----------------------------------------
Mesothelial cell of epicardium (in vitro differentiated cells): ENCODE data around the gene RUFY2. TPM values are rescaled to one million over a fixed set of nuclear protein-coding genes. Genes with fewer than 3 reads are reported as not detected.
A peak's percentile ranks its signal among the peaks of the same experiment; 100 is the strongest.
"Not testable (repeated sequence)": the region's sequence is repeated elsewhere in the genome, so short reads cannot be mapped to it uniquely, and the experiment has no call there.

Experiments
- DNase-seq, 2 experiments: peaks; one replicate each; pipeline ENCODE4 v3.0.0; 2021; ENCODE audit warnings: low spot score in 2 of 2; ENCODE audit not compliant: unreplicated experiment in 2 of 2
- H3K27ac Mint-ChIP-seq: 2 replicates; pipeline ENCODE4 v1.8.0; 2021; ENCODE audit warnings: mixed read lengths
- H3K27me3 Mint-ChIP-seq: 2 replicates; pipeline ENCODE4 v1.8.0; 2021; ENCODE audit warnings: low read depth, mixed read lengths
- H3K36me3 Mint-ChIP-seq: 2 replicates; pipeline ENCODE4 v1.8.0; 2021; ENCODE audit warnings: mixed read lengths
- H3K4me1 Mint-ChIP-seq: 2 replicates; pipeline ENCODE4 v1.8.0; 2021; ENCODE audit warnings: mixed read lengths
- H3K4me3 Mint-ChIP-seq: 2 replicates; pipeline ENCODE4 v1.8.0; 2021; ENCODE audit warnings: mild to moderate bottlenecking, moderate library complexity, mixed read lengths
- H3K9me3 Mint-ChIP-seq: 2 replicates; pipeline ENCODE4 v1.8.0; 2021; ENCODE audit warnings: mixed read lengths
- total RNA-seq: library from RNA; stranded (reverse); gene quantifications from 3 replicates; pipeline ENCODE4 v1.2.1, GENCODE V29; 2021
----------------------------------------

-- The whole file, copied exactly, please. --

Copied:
Mesothelial cell of epicardium (in vitro differentiated cells): ENCODE data around the gene RUFY2. TPM values are rescaled to one million over a fixed set of nuclear protein-coding genes. Genes with fewer than 3 reads are reported as not detected.
A peak's percentile ranks its signal among the peaks of the same experiment; 100 is the strongest.
"Not testable (repeated sequence)": the region's sequence is repeated elsewhere in the genome, so short reads cannot be mapped to it uniquely, and the experiment has no call there.

Experiments
- DNase-seq, 2 experiments: peaks; one replicate each; pipeline ENCODE4 v3.0.0; 2021; ENCODE audit warnings: low spot score in 2 of 2; ENCODE audit not compliant: unreplicated experiment in 2 of 2
- H3K27ac Mint-ChIP-seq: 2 replicates; pipeline ENCODE4 v1.8.0; 2021; ENCODE audit warnings: mixed read lengths
- H3K27me3 Mint-ChIP-seq: 2 replicates; pipeline ENCODE4 v1.8.0; 2021; ENCODE audit warnings: low read depth, mixed read lengths
- H3K36me3 Mint-ChIP-seq: 2 replicates; pipeline ENCODE4 v1.8.0; 2021; ENCODE audit warnings: mixed read lengths
- H3K4me1 Mint-ChIP-seq: 2 replicates; pipeline ENCODE4 v1.8.0; 2021; ENCODE audit warnings: mixed read lengths
- H3K4me3 Mint-ChIP-seq: 2 replicates; pipeline ENCODE4 v1.8.0; 2021; ENCODE audit warnings: mild to moderate bottlenecking, moderate library complexity, mixed read lengths
- H3K9me3 Mint-ChIP-seq: 2 replicates; pipeline ENCODE4 v1.8.0; 2021; ENCODE audit warnings: mixed read lengths
- total RNA-seq: library from RNA; stranded (reverse); gene quantifications from 3 replicates; pipeline ENCODE4 v1.2.1, GENCODE V29; 2021